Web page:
One possible issue with expecting players to police themselves is whether the act of policing is rewarding. Either it has to be fun, or it has to provide some other reward that they can use to find fun in the game in some other way. Like, getting in-game credit to buy things to allow them to split their time between policing and adventuring. On the other hand, if volunteering to police destructive players has no rewards, there is no incentive.
It is in the interests of the developers to find any and all ways possible to assist members of the player community who volunteer their time in this way. In the real world, police get paid and get respect, and are part of a kind of fraternity. They also (hopefully) get a personal sense of righteousness from their belief that they are doing the right thing, and a sense of accomplishment from doing a good job and keeping people safe. In real life, protection of life and property is very important. In a game, this is less true, since it's all imaginary.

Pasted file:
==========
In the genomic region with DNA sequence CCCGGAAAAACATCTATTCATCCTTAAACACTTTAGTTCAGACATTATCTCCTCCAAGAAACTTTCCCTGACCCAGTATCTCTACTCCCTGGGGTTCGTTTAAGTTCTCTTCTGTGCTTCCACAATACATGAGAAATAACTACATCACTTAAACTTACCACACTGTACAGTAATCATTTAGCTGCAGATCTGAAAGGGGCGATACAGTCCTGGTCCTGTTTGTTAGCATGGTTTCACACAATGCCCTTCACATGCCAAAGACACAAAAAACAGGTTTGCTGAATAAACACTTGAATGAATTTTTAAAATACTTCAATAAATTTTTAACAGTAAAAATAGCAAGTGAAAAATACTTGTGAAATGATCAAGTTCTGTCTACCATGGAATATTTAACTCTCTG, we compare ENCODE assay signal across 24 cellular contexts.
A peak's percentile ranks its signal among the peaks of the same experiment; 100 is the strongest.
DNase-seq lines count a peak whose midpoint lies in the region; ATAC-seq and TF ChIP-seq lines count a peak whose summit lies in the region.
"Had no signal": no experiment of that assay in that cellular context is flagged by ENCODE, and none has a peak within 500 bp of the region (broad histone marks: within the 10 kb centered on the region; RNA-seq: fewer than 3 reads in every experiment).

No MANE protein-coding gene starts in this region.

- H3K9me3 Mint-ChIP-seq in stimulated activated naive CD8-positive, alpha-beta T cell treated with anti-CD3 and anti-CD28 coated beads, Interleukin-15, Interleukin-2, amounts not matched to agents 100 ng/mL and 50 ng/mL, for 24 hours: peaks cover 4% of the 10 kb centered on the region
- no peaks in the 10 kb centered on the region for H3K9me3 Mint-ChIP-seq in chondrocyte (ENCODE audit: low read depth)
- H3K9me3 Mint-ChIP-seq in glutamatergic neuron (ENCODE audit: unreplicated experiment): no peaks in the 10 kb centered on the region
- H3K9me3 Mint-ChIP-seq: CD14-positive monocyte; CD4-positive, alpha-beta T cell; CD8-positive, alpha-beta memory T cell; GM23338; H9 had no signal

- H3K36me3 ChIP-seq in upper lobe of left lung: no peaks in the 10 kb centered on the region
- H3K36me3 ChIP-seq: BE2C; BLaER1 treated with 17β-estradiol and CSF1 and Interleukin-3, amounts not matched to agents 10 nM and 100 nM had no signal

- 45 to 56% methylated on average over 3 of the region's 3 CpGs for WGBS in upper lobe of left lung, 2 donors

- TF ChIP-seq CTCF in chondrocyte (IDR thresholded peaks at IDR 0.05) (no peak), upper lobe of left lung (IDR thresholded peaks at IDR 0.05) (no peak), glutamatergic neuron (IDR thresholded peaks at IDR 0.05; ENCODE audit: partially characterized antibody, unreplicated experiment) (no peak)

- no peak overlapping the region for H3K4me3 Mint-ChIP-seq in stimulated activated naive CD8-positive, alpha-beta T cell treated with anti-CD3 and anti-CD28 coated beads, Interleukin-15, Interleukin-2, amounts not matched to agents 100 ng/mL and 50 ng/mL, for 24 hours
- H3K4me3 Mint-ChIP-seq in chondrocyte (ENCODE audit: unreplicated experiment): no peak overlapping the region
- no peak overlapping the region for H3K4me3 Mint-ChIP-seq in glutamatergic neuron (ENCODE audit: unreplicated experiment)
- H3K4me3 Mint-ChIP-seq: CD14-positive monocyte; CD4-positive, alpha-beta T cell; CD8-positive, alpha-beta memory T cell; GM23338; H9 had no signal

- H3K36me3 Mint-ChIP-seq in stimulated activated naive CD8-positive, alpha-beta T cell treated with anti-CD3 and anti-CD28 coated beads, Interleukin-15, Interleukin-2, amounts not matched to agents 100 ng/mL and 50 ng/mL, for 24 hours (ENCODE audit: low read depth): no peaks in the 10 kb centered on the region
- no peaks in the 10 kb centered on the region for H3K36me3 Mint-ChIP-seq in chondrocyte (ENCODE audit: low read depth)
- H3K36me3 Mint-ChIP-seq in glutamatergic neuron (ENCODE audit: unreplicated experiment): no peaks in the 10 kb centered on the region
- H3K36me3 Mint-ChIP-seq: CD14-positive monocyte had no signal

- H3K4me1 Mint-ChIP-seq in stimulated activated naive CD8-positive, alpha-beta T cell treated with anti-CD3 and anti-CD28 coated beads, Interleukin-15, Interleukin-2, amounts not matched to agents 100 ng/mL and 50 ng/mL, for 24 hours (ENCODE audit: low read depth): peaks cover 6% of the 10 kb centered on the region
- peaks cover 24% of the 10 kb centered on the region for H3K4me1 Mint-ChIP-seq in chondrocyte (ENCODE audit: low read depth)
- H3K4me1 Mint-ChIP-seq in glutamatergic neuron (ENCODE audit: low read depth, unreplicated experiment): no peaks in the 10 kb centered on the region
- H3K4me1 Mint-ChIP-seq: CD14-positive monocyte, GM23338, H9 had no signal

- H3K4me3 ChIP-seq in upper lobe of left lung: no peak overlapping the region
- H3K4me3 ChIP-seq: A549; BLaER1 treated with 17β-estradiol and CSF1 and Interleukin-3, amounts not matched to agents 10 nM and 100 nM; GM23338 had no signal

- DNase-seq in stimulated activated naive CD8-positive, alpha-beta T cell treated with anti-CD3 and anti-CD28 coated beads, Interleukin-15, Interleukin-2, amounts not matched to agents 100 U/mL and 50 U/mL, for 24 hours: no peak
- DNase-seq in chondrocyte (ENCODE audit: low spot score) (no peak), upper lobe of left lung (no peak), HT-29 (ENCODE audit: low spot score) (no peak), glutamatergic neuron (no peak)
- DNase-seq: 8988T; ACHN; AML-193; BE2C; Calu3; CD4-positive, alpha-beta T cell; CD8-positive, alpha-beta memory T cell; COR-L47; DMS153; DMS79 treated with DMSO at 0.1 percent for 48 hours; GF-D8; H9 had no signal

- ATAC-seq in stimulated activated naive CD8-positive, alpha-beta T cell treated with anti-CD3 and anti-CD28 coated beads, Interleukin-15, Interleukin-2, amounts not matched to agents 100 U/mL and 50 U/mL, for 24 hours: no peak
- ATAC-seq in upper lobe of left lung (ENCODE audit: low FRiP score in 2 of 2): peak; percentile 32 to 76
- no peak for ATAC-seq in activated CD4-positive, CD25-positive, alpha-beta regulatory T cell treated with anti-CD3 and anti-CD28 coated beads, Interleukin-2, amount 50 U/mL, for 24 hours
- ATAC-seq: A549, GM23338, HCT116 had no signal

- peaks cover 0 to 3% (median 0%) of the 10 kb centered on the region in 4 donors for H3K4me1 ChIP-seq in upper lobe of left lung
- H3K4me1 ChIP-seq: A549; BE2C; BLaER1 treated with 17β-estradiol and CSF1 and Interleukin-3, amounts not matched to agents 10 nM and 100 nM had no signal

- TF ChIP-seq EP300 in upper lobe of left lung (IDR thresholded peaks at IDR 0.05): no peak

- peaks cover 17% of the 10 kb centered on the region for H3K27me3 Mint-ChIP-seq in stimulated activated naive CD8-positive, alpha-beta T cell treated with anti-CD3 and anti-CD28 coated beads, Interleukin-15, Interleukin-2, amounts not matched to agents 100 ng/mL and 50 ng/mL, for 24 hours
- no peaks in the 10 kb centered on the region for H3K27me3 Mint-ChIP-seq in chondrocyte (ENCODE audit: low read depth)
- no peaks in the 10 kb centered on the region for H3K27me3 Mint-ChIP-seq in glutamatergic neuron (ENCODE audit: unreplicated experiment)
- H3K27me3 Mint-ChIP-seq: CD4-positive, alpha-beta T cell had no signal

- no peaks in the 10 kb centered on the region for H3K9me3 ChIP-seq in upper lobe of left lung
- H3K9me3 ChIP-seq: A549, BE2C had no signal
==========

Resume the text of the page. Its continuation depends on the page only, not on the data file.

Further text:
Another approach is to reduce the cost of doing damage. For example, if players build something and it takes a long time, they will be unhappy if it can easily be destroyed. Unless it's easy to re-build it. Perhaps by saving the blueprint of their creation, and letting them assign virtual workers to re-build it.
All-in-all, emergence is a really exciting idea, but it's also highly risky. It comes down to providing a toolbox and/or sandbox and hoping that sufficiently creative players find it and help make it an interesting and lively environment.
BoredAstronautMember Since 18 Dec 2012
Offline Last Active Dec 22 2012 02:14 AM